Queen Victoria: A Feminist Icon
The Queen who reigned over Great Britain for over 6 decades in the 1800s had a very different view of gender equality
Imagine living in a lavishly decorated mansion. Enough rooms to house a mini army.
Despite all this, imagine sharing a room with your mother, having to hold your governesses hand while climbing down the stairs even when you are as old as 17. Never being left alone, playing with the plethora of dolls you own but never having any real friends your own age except maybe your German governess to keep you company.
This was how Queen Victoria grew up.
Her frustration is very evident in the famous anecdote about when she became the Queen.
Two men from St James Palace arrived at the 18 year old Princess’ home at Kensington Palace bearing the news of her uncle’s death. Victoria was asleep. Read more about Queen Victoria: A Feminist Icon …
Razia Sultan: India’s Most Underrated Ruler
Razia Sultan’s short reign in the 13th century was more radical than any other in Indian history
We’ve read about Boudica’s wrath and Joan of Arc’s exemplary leadership. We’ve heard great stories of Queens and lady warriors in Europe and Russia but do we have similar counterparts in India as well?
Yes we do.
India, has been a vast country never fully united in history like it is today. But India’s capital Delhi has seen power struggle and court politics for centuries together.
Most of us may point to the Mughals and say that they were the first to rule from the region of Delhi. Although this is not true.
The first Islamic rulers in India were not the Mughals but the Delhi Sultanate rulers. They came to the subcontinent from Turkey. Since they haven’t left many beautiful monuments to gawk at unlike the flamboyant Mughals, the Delhi Sultanate is almost forgotten by us today.
Nonetheless, as history would have it, the Delhi Sultanate left behind something more important and awe inspiring than even the Taj Mahal– a female ruler.
This female ruler is known to us as Razia Sultan. Unfortunately she isn’t a part of folklore as much as she should be. Razia Sultan is not even prominently mentioned in history textbooks. Let us set history right today and learn more about this incredible Muslim female ruler. Read more about Razia Sultan: India’s Most Underrated Ruler …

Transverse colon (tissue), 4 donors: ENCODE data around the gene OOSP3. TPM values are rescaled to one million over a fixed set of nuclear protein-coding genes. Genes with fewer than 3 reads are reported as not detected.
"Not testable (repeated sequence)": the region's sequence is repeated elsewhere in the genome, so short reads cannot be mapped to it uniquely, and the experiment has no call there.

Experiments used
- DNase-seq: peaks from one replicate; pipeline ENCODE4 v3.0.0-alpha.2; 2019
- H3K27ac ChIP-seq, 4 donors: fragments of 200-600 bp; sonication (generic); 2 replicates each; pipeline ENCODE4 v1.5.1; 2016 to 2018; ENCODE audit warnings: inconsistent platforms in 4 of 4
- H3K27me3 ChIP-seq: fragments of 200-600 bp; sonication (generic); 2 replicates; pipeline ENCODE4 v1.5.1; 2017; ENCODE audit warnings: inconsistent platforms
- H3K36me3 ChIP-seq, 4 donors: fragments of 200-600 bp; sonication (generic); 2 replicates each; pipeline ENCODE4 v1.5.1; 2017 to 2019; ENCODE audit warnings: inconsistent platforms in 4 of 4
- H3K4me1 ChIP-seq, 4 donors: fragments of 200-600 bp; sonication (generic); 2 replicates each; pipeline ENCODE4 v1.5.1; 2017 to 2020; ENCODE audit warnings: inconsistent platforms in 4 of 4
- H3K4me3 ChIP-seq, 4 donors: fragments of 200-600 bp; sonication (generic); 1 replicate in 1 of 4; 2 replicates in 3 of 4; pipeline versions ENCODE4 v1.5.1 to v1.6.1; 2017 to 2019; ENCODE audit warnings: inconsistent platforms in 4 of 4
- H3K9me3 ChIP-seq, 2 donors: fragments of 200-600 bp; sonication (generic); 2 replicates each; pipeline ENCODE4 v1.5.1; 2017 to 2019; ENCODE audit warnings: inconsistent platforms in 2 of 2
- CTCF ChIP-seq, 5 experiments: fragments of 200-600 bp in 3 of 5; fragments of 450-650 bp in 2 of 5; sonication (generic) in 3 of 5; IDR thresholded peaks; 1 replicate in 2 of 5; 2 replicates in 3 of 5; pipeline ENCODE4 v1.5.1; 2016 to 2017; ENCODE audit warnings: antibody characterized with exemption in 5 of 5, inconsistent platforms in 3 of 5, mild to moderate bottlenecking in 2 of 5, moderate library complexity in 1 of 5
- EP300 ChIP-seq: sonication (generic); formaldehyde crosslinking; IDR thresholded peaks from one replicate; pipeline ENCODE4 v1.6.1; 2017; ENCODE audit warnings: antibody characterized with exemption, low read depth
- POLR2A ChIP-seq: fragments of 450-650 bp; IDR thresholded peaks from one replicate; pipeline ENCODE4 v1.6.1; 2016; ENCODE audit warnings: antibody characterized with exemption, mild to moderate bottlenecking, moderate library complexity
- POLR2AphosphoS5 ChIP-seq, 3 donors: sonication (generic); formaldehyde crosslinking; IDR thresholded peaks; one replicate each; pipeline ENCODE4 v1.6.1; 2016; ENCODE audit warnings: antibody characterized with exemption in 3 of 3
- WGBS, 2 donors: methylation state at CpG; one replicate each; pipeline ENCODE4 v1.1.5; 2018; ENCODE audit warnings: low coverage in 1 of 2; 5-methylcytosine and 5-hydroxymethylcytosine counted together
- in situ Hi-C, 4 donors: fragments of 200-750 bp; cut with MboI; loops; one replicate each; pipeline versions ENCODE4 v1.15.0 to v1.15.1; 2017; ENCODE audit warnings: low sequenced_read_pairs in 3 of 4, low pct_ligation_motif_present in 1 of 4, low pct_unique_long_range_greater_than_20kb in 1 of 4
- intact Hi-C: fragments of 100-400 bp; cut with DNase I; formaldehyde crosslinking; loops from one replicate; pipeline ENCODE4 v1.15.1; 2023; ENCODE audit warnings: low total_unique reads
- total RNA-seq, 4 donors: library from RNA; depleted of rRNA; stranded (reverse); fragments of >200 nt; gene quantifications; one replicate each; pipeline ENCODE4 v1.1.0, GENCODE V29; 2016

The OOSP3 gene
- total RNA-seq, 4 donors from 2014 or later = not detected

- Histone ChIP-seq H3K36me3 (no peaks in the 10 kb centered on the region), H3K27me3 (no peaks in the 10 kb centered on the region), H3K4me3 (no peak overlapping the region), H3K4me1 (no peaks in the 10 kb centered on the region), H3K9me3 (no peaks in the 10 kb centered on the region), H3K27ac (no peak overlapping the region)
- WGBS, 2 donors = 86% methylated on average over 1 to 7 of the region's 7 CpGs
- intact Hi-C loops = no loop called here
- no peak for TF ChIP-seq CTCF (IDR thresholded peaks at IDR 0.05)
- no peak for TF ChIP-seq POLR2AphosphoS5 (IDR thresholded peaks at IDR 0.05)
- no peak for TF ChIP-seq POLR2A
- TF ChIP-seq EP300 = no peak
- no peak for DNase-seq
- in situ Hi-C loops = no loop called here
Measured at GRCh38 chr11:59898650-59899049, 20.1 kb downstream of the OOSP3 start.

7 Instagrammers Talk About The Most Influential Women in History
And this is enough to get you all inspired to go change the world
Do you think there were inspirational women in the past before women got any rights and a say in society? You’d be surprised to know that there wasn’t just one but many women who have achieved groundbreaking accomplishments in their own right. Some women fought wars, others were mathematicians, some helped run entire countries. These are the women who make your heart swell with pride and assure you that you to can make your own mark in this world.
The best place to seek this motivation is none other than good old Instagram. There are many history fanatics who are on a mission to get these trailblazing yet forgotten women in history to you.
This March I asked them all a question- Who is the most inspirational woman in history, according to you? Here are their answers- Read more about 7 Instagrammers Talk About the Most Influential Women in History …
Pioneering Mothers of Indian Cinema
India’s first female actress, Kamlabai Kamat revolutionised Indian Cinema at 15
Dadasaheb Phalke is well known as the father of Indian Cinema. He learnt his art form London and published India’s first silent film titled Raja Harishchandra. As of 2014, Bollywood grosses upto ₹3,500 crore whilst back then, Phalke paid a waiter’s salary of ₹10 or ₹15 to his lead character.